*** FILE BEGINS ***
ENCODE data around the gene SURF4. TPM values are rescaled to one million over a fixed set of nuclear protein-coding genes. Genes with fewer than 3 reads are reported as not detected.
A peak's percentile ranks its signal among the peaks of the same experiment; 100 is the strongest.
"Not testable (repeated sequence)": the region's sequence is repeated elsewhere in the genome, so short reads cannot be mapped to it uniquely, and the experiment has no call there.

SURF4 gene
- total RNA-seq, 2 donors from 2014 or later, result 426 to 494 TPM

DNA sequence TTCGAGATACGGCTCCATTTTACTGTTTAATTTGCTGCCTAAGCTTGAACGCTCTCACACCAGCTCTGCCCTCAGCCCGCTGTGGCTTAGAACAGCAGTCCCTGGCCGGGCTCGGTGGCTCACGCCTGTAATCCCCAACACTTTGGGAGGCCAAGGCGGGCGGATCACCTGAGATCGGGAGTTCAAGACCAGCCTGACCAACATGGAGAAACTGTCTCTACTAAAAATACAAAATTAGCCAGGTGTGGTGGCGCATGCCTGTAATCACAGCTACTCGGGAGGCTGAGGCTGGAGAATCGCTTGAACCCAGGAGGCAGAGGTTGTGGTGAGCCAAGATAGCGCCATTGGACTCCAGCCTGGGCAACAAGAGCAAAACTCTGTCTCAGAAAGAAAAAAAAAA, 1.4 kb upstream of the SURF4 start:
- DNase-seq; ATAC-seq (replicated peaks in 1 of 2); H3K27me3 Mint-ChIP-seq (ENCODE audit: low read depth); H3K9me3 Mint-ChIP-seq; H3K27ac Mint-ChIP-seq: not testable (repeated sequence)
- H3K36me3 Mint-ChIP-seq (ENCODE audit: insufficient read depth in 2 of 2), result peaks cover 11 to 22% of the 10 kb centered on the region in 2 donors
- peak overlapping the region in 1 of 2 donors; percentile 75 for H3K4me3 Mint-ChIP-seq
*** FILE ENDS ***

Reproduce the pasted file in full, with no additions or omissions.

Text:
ENCODE data around the gene SURF4. TPM values are rescaled to one million over a fixed set of nuclear protein-coding genes. Genes with fewer than 3 reads are reported as not detected.
A peak's percentile ranks its signal among the peaks of the same experiment; 100 is the strongest.
"Not testable (repeated sequence)": the region's sequence is repeated elsewhere in the genome, so short reads cannot be mapped to it uniquely, and the experiment has no call there.

SURF4 gene
- total RNA-seq, 2 donors from 2014 or later, result 426 to 494 TPM

DNA sequence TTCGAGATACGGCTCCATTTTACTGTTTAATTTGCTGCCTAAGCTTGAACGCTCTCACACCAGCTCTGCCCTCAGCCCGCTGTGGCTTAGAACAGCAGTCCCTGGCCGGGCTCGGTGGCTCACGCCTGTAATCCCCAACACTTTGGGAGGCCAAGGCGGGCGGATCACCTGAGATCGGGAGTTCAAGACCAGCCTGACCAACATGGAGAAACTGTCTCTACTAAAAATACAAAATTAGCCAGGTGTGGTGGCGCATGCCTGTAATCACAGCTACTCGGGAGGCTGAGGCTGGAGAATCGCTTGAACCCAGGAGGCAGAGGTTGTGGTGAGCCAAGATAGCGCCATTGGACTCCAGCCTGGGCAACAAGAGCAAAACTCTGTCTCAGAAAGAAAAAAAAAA, 1.4 kb upstream of the SURF4 start:
- DNase-seq; ATAC-seq (replicated peaks in 1 of 2); H3K27me3 Mint-ChIP-seq (ENCODE audit: low read depth); H3K9me3 Mint-ChIP-seq; H3K27ac Mint-ChIP-seq: not testable (repeated sequence)
- H3K36me3 Mint-ChIP-seq (ENCODE audit: insufficient read depth in 2 of 2), result peaks cover 11 to 22% of the 10 kb centered on the region in 2 donors
- peak overlapping the region in 1 of 2 donors; percentile 75 for H3K4me3 Mint-ChIP-seq